AAPL Stock: 117.81 ( -0.22 )

Printed from

13-inch MacBook Pro shows signs of early TRIM SSD support

updated 07:05 pm EDT, Sun June 13, 2010

Apple may handle TRIM drives in Mac OS X

The current-run 13-inch MacBook Pro may have given away the first signs that Apple is implementing TRIM support for solid-state drives in Mac OS X. Attaching an SSD to the 2010 system will show an entry for "TRIM support" that doesn't exist on the Core i5 or i7 MacBook Pros or earlier models. The support appears very rough and incorrectly flags TRIM-capable drives as lacking support.

TRIM is considered important to the future of SSDs, as it will keep them running at peak speed for most of their useful lifespan. Older SSDs often slow down over time as more of the drive space is used and the system has to erase more and more junk data, such as deleted but not missing files, before it can write new information. TRIM aggressively erases these areas so that they're truly empty in advance of when new content needs to be written.

Windows 7 and Windows Server 2008 currently support TRIM, but Apple so far hasn't had native support and has seen less benefit from faster SSDs as a result. Adding the feature would let Macs use the full features of modern SSDs and could lead to significant storage updates for the MacBook line and other Macs that have SSDs as build-to-order options. [via AnandTech]

by MacNN Staff



  1. inspectorgadget

    Joined: Dec 1969


    So do others

    This shows up on a nehalem MacPro with SSD's as well, running 10.6.4 developer OS

  1. Jonathan-Tanya

    Joined: Dec 1969


    it's nice, but I wouldn't wait for "TRIM" support

    Both traditional hard drives and SSD's can slow down as they fill up - but for entirely different reasons.
    A traditional hard drive is faster near the outer edge of the drive, which is simply geometry - if you imagine a drive as as series of rings, the outer rings are larger than the inner rings, with a fixed rotational speed, you are reading data off the outer rings faster. So if you fill the drive up from outer rings -> towards the inner -- slow down as it fills up.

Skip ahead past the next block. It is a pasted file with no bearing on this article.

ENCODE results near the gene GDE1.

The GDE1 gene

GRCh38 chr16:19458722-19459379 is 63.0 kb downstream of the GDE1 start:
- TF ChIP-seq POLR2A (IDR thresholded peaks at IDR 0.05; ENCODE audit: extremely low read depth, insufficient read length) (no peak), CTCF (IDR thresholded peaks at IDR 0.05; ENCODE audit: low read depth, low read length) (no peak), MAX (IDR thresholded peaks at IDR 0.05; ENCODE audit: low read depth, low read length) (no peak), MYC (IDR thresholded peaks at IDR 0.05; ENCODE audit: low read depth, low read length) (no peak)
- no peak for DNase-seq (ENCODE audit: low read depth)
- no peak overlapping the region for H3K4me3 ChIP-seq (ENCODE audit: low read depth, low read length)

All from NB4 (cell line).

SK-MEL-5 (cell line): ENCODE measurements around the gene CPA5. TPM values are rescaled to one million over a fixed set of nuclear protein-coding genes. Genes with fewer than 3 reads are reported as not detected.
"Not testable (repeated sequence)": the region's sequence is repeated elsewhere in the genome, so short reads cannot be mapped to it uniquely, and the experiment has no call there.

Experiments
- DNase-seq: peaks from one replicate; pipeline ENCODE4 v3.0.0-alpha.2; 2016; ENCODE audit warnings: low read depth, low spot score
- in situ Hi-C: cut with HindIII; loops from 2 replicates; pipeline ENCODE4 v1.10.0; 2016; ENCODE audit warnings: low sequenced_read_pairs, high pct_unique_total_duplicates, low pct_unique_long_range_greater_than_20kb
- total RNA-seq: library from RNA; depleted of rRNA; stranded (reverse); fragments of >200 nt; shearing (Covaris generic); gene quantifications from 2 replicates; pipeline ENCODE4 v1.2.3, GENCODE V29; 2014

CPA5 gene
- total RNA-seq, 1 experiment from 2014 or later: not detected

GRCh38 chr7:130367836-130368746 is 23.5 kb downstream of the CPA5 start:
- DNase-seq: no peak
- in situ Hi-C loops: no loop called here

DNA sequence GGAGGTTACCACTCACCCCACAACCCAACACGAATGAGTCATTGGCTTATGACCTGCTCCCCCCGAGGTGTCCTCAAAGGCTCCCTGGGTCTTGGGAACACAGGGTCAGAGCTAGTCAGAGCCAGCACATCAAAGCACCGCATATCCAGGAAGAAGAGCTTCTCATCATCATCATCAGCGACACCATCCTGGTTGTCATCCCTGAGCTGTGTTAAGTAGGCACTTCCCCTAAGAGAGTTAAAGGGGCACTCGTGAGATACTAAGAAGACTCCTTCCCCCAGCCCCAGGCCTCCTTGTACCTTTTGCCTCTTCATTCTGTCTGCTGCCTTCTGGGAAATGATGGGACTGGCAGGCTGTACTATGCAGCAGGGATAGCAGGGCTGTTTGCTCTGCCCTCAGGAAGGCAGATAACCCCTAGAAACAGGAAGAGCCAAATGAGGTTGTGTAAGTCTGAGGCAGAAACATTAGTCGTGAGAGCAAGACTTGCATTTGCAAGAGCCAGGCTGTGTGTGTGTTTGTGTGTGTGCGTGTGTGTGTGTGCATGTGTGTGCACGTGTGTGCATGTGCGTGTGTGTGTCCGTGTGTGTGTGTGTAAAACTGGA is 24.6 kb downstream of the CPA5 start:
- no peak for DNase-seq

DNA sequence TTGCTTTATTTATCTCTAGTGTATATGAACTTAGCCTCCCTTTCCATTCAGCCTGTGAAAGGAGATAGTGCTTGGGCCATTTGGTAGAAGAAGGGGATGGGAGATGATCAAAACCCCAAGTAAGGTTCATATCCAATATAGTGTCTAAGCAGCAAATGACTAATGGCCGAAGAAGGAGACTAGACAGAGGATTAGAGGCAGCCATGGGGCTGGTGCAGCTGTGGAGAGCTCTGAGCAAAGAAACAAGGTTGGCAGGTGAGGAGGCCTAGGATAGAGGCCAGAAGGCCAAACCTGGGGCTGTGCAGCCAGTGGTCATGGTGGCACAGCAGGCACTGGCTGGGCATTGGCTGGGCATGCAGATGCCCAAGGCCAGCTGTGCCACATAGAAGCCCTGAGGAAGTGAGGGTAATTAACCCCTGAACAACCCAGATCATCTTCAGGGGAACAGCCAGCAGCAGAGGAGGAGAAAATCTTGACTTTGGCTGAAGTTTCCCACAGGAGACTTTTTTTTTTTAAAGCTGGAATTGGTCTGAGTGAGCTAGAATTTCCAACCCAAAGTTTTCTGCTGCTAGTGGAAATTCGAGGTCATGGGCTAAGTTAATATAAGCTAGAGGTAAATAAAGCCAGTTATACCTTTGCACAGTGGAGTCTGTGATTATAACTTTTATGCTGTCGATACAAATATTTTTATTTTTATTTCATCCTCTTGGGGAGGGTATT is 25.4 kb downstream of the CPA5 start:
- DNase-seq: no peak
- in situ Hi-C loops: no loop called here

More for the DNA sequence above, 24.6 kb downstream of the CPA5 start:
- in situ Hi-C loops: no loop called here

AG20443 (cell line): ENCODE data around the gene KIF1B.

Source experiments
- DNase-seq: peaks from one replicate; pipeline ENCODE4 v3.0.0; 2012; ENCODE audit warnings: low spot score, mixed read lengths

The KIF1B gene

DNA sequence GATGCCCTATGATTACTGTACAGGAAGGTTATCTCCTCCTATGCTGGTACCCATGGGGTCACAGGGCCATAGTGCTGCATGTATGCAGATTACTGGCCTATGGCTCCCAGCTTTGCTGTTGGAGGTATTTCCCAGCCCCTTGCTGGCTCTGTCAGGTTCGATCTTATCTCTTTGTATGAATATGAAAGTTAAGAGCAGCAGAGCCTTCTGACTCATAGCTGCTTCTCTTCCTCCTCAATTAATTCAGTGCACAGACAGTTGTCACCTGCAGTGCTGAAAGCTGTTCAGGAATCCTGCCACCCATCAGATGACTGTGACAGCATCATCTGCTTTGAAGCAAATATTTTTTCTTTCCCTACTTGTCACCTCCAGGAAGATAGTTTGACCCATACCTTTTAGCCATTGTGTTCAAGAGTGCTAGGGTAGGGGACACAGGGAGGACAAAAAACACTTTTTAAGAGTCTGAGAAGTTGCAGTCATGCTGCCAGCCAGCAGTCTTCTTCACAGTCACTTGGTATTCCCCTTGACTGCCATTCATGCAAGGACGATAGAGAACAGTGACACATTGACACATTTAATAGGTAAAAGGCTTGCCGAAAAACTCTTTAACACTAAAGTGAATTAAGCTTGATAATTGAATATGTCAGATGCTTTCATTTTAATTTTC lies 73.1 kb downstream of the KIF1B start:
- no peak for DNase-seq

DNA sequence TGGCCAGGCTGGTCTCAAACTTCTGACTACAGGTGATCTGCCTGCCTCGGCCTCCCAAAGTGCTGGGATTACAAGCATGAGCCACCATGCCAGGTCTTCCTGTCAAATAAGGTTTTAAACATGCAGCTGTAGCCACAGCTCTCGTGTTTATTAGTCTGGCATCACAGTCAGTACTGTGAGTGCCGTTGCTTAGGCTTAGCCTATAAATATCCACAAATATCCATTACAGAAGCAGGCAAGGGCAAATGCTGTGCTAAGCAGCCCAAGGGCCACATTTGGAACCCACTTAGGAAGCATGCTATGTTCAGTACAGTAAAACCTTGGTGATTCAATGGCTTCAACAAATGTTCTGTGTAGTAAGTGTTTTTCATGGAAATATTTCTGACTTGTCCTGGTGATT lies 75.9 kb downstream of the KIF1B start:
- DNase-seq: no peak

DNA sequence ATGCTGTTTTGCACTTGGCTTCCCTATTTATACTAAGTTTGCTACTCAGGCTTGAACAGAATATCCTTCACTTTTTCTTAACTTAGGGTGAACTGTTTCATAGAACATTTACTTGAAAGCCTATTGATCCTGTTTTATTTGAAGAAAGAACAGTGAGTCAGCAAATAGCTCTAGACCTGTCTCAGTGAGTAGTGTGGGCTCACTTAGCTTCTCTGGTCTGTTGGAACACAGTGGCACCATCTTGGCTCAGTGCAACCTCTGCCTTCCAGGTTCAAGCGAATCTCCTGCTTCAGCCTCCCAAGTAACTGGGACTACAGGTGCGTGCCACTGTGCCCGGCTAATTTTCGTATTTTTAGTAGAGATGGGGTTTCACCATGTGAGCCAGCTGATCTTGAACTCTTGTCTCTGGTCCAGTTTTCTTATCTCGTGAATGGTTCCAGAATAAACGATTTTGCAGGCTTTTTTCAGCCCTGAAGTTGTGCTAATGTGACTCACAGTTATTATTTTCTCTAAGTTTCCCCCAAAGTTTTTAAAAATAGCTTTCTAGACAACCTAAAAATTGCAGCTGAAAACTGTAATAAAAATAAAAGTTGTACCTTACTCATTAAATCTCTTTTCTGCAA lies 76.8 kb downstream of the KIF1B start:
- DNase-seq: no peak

SSD's on the other hand, have trouble with writes, they have to rewrite a whole block, to even change one bit on that block. To make up for that slowness, they write to completely empty blocks and the controller is responsible for shuffling a lot around.

    Making a long story short as you have less free space, it's more work for the controller, more likely that you'll run into a slow down - but TRIM support helps keep the drive performing its best even as it fills up.

    It's great that Apple is working on it...but even a 'degraded' intel SSD is superfast, and the slowdown is all in theory - it will never seem slow, and will never be as slow as the fastest regular hard drive.

    Just buy any intel or sandforce based SSD that is compatible with your Mac, and you won't regret it....and while TRIM support will be nice, I'm not waiting on it - my machines is flying FLYING I TELL YOU.

Login Here

Not a member of the MacNN forums? Register now for free.


Network Headlines

Follow us on Facebook


Most Popular


Recent Reviews

Ultimate Ears Megaboom Bluetooth Speaker

Ultimate Ears (now owned by Logitech) has found great success in the marketplace with its "Boom" series of Bluetooth speakers, a mod ...

Kinivo URBN Premium Bluetooth Headphones

We love music, and we're willing to bet that you do, too. If you're like us, you probably spend a good portion of your time wearing ...

Jamstik+ MIDI Controller

For a long time the MIDI world has been dominated by keyboard-inspired controllers. Times are changing however, and we are slowly star ...


Most Commented